The SDK provides both the source code and the compiled binaries. Should you want to use the software directly, you may download and install NFCTool and NFCSpTray for Windows through this setup package: NFCTool and NFCSpTray setup (SQ2074).

Card analysis on NFCWizard

NFCWizard.com is a free web-based online service, created and managed by SpringCard. Thanks to a Java applet, NFCWizard makes it possible to read and write SmartPoster or vCard tags directly within your web browser! NFCWizard is compliant with NFC Forum type 2 tags (Mifare UL family, and equivalent chips) and NFC Forum type 4 tags (ISO 7816-4, including complete handling of Desfire EV1 chips). All you need is a SpringCard PC/SC reader.

More than that, NFCWizard provides a free and easy-to-use card « analysis » tool, that given a smartcard will tell you want kind of chip it may be, and/or what kind of application it may host. You can use NFCWizard with our products in the SpringCard CSB6 Family (CSB6Prox’N’Roll PC/SCEasyFinger and CrazyWriter) and our NFC readers/encoders (H512NFC’Roll).

Click here for a direct access to NFCWizard’s card analysis page.

New WHQL-certified PC/SC driver

Edited 24/04/2012: an updated version has been published to correct a few bugs. Please read this article.

Our new PC/SC driver is now online and ready for download! This driver (code name : SDD480-BA) has been certified my Microsoft’s Windows Hardware Qualification Labs (WHQL) for both 32 and 64 bits operating systems.

It targets all SpringCard USB CCID readers :
CSB6
CrazyWriter
EasyFinger
Prox’N’Roll PC/SC

Note: as the Prox’N’Roll has only one smartcard slot (its contactless card interface), it is not required to use our driver since the default CCID driver supplied by Microsoft also does the job.

The SDD480-BA driver is also ready for the new generation of USB CCID products that will be launched in a near future.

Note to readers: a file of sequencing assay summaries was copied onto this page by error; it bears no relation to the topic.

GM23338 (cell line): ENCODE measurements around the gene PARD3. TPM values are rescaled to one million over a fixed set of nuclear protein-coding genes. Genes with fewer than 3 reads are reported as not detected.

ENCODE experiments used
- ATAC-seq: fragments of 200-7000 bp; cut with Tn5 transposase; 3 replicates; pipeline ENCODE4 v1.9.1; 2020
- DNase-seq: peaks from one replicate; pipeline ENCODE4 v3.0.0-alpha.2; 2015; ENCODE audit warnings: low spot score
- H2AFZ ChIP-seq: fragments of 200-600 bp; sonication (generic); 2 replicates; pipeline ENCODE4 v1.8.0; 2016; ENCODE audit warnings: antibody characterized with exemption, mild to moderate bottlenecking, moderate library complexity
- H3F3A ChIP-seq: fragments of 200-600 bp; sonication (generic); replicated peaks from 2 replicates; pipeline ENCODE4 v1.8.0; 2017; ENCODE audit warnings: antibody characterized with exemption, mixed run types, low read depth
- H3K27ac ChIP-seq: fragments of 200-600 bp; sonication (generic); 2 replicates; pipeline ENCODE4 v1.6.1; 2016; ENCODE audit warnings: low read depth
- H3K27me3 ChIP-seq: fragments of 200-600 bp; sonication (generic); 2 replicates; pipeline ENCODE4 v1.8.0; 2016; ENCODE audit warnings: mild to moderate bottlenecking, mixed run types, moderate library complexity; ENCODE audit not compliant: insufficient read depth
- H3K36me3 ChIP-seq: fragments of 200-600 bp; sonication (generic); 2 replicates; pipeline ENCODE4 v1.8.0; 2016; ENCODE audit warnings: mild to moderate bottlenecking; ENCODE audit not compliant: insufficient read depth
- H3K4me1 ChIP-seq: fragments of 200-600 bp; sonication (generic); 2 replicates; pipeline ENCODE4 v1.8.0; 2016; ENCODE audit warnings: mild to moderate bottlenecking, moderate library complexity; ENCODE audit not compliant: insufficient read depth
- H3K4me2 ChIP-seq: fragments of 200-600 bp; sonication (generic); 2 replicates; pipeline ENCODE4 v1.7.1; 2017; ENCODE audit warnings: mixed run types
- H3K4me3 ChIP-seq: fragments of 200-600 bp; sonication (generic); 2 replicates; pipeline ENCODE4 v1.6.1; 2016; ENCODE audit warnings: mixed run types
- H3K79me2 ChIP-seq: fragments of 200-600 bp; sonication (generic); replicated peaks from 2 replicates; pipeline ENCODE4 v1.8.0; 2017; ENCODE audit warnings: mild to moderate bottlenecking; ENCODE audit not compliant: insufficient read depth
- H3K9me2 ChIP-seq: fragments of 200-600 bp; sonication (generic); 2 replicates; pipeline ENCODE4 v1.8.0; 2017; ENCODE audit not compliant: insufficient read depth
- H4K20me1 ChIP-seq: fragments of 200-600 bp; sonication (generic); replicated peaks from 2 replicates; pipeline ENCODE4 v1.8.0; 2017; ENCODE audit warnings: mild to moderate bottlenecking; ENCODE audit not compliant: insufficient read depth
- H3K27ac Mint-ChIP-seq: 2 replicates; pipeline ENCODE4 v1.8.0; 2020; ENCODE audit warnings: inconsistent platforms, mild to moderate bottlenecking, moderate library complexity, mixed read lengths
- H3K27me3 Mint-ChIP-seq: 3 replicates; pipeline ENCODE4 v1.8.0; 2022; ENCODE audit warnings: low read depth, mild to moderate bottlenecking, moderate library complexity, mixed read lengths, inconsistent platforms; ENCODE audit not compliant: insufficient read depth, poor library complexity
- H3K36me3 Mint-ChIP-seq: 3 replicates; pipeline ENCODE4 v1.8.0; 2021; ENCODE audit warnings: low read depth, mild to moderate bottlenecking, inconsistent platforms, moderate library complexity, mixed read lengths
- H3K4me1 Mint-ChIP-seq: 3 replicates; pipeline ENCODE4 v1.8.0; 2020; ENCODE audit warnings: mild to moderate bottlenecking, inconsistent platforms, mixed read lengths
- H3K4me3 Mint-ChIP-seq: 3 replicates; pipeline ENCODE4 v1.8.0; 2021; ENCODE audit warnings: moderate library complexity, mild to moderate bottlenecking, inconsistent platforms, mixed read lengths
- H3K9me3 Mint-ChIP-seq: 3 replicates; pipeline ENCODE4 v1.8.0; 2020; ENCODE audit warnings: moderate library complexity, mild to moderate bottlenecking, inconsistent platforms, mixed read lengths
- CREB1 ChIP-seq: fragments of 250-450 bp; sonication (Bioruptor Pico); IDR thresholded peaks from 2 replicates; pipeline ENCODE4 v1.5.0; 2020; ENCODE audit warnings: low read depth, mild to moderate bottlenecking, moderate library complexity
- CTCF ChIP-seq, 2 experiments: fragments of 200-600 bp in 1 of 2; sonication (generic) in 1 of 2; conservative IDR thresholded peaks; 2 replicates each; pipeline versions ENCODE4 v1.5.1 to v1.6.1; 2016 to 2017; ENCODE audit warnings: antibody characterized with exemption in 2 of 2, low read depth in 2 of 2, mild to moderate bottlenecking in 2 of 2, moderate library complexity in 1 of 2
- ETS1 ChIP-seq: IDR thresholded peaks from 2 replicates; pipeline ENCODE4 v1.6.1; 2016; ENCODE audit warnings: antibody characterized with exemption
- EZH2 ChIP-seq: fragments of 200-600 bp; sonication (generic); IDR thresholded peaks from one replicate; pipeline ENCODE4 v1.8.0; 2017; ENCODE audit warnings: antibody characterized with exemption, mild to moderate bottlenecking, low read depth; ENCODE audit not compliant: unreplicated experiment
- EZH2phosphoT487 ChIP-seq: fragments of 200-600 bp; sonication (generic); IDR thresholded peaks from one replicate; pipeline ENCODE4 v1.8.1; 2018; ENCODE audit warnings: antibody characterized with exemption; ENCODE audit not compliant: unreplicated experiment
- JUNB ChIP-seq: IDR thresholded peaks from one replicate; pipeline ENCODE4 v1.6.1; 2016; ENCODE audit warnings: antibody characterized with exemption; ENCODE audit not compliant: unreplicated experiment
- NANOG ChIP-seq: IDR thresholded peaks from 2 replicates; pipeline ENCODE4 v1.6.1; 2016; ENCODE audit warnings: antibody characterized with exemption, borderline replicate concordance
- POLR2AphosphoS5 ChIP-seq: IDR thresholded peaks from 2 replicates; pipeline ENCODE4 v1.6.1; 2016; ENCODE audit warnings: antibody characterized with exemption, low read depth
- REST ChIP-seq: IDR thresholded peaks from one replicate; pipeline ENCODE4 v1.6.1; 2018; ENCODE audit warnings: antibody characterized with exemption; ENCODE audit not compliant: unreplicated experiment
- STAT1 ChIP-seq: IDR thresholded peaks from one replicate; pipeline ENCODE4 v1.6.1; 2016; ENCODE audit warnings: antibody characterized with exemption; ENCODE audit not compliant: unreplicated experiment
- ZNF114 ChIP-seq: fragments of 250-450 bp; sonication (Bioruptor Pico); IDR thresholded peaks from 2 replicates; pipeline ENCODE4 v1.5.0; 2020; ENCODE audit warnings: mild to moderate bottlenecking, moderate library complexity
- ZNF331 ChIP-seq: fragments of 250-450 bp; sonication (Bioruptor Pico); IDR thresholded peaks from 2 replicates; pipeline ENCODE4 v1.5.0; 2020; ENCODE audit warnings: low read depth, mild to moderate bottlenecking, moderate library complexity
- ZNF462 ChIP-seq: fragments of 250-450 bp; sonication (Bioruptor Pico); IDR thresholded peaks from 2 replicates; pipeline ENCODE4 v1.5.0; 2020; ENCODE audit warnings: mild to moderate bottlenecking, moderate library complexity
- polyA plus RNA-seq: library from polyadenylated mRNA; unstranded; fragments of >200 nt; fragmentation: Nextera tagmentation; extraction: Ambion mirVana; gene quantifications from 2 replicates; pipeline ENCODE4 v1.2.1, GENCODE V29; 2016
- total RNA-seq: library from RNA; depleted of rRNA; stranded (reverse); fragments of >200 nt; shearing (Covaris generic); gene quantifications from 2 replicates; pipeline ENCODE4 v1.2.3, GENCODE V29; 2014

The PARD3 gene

To download the driver, please go to http://www.springcard.com/download/find.php?file=sdd480

Choose either
sdd480_x86-ba.exe for 32 bits targets (certified and signed for Windows 2000, XP, Vista and Seven on i386 core)
sdd480_x64-ba.exe for 64 bits targets (certified and signed for Windows XP, Vista and Seven on amd64 or intel64 core)

The setup package uncompress the driver in Program Files\SpringCard\SDD480_x86-ba (or Program Files\SpringCard\SDD480_x64-ba depending on the target) and then installs the driver into Windows’ system directory. Of course you must run the setup with administrative priviledges.

The driver will also be available through Windows Update very soon.

A few more details for integrators and developers

Should you need to redistribute this driver with your own software or to recreate a setup package bundled with yours, just copy the uncompressed files and invoke DPInst.exe when you want the installation to take place.

Although we’ve done our best to ensure full compatibility with our previous (unsigned) driver and with Microsoft’s default CCID driver, please pay attention that the naming of the slots may be a little different in some cases. In fact slot naming and numbering has been designed to show clearly which slots belongs to which reader. Let’s suppose we have 2 CrazyWriter and 1 CSB6 connected to the PC. The 1st CrazyWriter instanciates 3 slots: CrazyWriter Contactless 0, CrazyWriter SAM A 0, CrazyWriter SAM B 0; the 2nd CrazyWriter instanciates 3 slots as well: CrazyWriter Contactless 1, CrazyWriter SAM A 1, CrazyWriter SAM B 1. Then the CSB6 instanciates 5 slots : CSB6 Contactless 2, CSB6 Contact 2, CSB6 SAM A 2, CSB6 SAM B 2, CSB6 SAM C 2. You see that the number is the same for all slots of one reader. This is the best approach to know which SAM (or contact interface) comes with whatever contactless interface.